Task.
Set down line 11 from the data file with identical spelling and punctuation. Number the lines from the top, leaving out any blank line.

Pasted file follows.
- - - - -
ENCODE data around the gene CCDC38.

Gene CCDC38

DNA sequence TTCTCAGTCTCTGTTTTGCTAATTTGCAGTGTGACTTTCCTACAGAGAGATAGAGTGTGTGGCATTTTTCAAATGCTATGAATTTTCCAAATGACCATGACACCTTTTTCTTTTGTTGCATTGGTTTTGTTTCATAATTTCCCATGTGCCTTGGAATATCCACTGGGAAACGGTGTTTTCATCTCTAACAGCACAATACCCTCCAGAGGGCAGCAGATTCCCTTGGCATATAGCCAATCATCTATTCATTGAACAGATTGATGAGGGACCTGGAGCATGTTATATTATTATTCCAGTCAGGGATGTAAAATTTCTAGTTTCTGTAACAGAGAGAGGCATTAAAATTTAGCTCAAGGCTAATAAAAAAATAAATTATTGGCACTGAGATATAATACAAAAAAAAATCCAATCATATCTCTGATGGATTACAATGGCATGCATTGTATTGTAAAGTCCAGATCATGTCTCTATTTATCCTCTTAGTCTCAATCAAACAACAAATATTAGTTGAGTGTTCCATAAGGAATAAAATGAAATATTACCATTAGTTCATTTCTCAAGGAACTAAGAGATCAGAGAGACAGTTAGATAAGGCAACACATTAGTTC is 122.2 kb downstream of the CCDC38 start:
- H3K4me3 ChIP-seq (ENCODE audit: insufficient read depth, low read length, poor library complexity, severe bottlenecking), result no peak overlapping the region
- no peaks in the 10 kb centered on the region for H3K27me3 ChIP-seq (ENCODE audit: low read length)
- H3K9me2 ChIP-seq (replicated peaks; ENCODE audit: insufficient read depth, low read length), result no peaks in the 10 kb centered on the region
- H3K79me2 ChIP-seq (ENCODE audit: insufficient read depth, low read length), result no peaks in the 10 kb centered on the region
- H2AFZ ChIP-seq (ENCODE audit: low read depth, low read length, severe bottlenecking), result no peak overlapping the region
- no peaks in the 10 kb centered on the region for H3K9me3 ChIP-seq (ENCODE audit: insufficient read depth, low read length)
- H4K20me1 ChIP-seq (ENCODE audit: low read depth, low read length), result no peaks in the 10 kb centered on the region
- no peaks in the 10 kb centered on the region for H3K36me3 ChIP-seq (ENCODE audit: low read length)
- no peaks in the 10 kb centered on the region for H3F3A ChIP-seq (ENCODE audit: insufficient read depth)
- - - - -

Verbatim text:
- no peaks in the 10 kb centered on the region for H3K36me3 ChIP-seq (ENCODE audit: low read length)